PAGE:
Figure 4(a) shows the HNE concentration in the extracted fats of fried

Figure 2. TBARS results of fat extracted from (a) Fried Chicken breast meat and skin samples. (b) Fried chicken thigh meat and skin samples. Groups in each graph with different letters are significantly different, P < 0.05.

Figure 3. TBARS results of fat extracted from Chicken Nugget (CNU) samples 1 and 2, and Popcorn Chickens (PCC) sample 3. Groups with different letters are significantly different, P < 0.05.

Figure 4. HNE concentrations in fat extracted from (a) Fried chicken breast meat and skin samples. (b) Fried chicken thigh meat and skin samples. Groups in each graph with different letters are significantly different, P < 0.05.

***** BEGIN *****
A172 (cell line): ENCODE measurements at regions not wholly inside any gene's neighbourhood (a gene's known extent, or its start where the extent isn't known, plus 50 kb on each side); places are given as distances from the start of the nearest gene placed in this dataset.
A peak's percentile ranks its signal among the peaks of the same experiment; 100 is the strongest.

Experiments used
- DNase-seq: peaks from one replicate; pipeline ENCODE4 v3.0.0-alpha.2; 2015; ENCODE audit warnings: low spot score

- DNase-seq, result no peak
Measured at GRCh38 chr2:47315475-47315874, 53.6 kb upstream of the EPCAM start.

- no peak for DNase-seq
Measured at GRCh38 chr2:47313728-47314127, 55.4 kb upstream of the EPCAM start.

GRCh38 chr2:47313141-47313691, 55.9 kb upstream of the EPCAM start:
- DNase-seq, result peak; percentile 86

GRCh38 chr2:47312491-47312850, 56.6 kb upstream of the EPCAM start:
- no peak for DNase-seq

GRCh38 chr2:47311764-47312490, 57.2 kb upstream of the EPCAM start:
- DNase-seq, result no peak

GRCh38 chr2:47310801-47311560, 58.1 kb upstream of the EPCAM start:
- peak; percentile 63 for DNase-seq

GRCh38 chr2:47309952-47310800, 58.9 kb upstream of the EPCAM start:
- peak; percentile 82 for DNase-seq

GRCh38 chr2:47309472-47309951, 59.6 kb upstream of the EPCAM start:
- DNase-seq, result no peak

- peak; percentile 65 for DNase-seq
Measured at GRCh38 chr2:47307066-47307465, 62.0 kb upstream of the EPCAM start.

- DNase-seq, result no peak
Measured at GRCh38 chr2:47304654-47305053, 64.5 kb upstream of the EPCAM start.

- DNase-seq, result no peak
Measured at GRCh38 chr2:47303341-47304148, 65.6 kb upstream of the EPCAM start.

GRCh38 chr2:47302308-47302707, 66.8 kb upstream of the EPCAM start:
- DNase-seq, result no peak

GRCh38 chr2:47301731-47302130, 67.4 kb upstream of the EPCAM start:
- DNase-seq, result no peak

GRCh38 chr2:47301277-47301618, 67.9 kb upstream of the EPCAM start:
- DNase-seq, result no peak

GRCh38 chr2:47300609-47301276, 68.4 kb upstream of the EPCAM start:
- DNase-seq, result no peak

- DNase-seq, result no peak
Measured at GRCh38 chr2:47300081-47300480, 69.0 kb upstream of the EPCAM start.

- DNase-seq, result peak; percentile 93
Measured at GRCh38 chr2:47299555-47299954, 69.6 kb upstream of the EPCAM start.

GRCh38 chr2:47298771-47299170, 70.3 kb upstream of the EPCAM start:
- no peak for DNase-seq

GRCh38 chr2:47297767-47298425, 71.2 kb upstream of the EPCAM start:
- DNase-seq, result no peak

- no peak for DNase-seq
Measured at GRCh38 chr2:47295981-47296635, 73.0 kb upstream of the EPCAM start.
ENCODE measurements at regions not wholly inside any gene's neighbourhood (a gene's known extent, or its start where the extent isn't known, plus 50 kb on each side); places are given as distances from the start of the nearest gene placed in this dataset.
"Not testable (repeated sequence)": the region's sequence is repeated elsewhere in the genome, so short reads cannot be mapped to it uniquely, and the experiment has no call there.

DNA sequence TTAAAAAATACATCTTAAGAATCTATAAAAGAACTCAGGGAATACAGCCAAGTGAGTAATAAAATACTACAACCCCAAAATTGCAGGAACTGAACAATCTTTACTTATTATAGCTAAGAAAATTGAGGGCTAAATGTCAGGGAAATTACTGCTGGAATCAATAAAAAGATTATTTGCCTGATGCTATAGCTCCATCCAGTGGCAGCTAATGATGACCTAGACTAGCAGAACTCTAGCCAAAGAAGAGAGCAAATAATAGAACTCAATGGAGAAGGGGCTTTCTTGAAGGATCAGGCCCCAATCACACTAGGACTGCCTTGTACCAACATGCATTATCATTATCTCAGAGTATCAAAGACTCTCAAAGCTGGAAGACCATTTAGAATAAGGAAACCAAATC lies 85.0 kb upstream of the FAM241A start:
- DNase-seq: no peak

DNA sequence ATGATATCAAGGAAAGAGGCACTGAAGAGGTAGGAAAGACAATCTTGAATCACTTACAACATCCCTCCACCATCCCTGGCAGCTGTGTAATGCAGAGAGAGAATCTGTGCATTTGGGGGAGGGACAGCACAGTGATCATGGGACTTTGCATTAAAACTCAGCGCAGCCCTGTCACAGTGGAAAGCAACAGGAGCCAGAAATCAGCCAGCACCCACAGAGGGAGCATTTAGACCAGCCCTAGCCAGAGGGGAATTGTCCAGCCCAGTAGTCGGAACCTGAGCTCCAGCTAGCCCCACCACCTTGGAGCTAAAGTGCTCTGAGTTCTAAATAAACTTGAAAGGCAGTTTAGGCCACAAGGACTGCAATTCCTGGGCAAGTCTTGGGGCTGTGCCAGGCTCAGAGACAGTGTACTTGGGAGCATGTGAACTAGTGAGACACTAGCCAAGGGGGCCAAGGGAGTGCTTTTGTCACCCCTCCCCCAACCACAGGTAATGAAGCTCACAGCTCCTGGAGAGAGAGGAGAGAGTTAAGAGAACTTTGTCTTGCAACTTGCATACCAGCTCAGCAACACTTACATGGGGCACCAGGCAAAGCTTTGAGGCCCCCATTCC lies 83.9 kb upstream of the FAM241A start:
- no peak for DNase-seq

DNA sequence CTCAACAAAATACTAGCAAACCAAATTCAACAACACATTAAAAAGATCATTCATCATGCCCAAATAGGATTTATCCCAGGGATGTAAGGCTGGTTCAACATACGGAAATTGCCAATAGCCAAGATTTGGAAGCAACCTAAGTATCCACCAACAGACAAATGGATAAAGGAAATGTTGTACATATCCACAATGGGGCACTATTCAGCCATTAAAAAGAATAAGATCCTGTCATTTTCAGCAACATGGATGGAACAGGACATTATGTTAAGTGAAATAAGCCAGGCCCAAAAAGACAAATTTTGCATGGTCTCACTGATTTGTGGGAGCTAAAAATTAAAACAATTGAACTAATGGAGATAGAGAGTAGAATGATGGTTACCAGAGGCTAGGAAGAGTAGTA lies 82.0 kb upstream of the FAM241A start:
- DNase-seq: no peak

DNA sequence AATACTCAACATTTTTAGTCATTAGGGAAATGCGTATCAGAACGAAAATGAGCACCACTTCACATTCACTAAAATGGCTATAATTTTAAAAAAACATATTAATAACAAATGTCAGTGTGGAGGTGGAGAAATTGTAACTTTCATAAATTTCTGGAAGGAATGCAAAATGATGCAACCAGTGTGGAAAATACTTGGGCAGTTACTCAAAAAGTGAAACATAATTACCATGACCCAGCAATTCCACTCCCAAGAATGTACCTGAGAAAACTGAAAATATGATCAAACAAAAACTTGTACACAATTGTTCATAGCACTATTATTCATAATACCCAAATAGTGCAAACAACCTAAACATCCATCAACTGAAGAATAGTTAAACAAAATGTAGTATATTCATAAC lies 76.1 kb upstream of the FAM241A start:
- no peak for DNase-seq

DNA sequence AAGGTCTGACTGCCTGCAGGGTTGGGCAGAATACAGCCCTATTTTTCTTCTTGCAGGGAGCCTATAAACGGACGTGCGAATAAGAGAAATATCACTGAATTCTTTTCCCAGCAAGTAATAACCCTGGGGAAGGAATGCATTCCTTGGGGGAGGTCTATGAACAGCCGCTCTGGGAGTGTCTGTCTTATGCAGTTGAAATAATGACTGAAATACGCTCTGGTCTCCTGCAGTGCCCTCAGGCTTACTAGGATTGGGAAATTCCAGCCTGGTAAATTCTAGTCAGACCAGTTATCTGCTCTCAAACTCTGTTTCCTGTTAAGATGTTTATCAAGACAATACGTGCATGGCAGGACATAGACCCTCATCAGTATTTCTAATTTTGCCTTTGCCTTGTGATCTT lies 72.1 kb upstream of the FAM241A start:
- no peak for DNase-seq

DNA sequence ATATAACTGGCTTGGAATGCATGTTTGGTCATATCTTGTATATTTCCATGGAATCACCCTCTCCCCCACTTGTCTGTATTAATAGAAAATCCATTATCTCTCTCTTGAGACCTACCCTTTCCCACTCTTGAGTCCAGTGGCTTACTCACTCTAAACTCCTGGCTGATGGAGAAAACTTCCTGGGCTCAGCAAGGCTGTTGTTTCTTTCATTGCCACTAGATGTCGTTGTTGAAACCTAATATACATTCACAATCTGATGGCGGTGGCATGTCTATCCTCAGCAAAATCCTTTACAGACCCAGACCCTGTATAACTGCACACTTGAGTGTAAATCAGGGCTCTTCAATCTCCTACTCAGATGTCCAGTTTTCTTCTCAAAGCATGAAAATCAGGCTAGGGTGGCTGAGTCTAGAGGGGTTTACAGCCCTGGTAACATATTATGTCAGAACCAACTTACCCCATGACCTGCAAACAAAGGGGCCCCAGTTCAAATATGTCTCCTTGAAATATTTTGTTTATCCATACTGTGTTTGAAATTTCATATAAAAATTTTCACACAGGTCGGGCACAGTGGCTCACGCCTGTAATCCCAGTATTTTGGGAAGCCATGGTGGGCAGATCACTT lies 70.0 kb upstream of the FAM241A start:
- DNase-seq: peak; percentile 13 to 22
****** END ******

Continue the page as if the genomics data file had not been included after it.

chicken breast meats and skins. The HNE concentration was much lower, significantly lower in all 3 brands, in the skin than in the breast meat. The skin was 0.43 to 0.52 and the meat was 1.41 to 1.80 µg HNE/g extracted fat, respectively. Figure 4(b) shows the HNE concentration in the thigh meat and skin. While HNE concentration in the fat from breast meat was quite similar to the fat extracted from the thigh meat, the HNE concentration was lower in the breast skin fat than the HNE concentration in the thigh skin fat. The HNE concentrations between thigh meat and skin samples were not significantly different, they were in skin, between 0.88 and 1.38 and in meat between 1.24 and 1.67 µg HNE/g extracted fat. HNE values are quite low, in breast skins fat, 0.43 to 0.52, compared to thigh skins fat, 0.88 to 1.6, µg HNE/g extracted fat.HNE concentrations for breast meat fat were between 1.41 and 1.80 and for thigh meat fat were between 1.24 and 1.67 µg HNE/g extracted fat. These values are quite similar for both breast and thigh meat fats. Figure 5 shows the HNE concentrations in the two different brands of chicken nuggets and popcorn chicken. It is interesting to see that the trend is similar between the TBARS assay (Figure 3) and the HNE concentrations in chicken nuggets brand 1 and 2. The TBARS result is 2.47 times higher and the HNE concentration is 3.28 higher in chicken nuggets brand 2 than in chicken nuggets brand 1. It is probably due to the linoleic acid concentration of the frying oil used for frying and possibly due to the length of heating time used for the oil for frying because both of these factors could increase the concentration of HNE in the oil. The low level of HNE in popcorn chicken samples seem to indicate, as mentioned previously, that it contains mostly coating material and very little actual meat sample.